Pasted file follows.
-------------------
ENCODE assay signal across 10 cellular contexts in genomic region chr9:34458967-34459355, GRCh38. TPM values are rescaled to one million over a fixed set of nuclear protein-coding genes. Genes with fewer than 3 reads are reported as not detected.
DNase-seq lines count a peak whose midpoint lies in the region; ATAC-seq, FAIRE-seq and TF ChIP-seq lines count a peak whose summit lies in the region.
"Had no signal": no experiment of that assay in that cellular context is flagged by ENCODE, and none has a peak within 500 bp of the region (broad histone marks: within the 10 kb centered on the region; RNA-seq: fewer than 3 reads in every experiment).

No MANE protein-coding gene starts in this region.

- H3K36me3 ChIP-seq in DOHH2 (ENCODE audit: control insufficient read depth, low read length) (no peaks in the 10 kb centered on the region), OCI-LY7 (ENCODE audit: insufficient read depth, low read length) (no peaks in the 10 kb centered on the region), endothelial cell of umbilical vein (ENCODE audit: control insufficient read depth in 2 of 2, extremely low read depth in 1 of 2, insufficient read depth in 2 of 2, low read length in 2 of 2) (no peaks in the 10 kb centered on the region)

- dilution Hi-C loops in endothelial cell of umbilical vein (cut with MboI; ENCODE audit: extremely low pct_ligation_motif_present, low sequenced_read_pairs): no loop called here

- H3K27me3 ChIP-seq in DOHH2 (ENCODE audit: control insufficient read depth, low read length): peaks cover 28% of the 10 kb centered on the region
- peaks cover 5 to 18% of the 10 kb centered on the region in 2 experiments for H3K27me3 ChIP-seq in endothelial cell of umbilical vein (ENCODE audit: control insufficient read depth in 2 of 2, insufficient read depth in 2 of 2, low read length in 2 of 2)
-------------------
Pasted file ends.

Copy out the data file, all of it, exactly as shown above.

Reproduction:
ENCODE assay signal across 10 cellular contexts in genomic region chr9:34458967-34459355, GRCh38. TPM values are rescaled to one million over a fixed set of nuclear protein-coding genes. Genes with fewer than 3 reads are reported as not detected.
DNase-seq lines count a peak whose midpoint lies in the region; ATAC-seq, FAIRE-seq and TF ChIP-seq lines count a peak whose summit lies in the region.
"Had no signal": no experiment of that assay in that cellular context is flagged by ENCODE, and none has a peak within 500 bp of the region (broad histone marks: within the 10 kb centered on the region; RNA-seq: fewer than 3 reads in every experiment).

No MANE protein-coding gene starts in this region.

- H3K36me3 ChIP-seq in DOHH2 (ENCODE audit: control insufficient read depth, low read length) (no peaks in the 10 kb centered on the region), OCI-LY7 (ENCODE audit: insufficient read depth, low read length) (no peaks in the 10 kb centered on the region), endothelial cell of umbilical vein (ENCODE audit: control insufficient read depth in 2 of 2, extremely low read depth in 1 of 2, insufficient read depth in 2 of 2, low read length in 2 of 2) (no peaks in the 10 kb centered on the region)

- dilution Hi-C loops in endothelial cell of umbilical vein (cut with MboI; ENCODE audit: extremely low pct_ligation_motif_present, low sequenced_read_pairs): no loop called here

- H3K27me3 ChIP-seq in DOHH2 (ENCODE audit: control insufficient read depth, low read length): peaks cover 28% of the 10 kb centered on the region
- peaks cover 5 to 18% of the 10 kb centered on the region in 2 experiments for H3K27me3 ChIP-seq in endothelial cell of umbilical vein (ENCODE audit: control insufficient read depth in 2 of 2, insufficient read depth in 2 of 2, low read length in 2 of 2)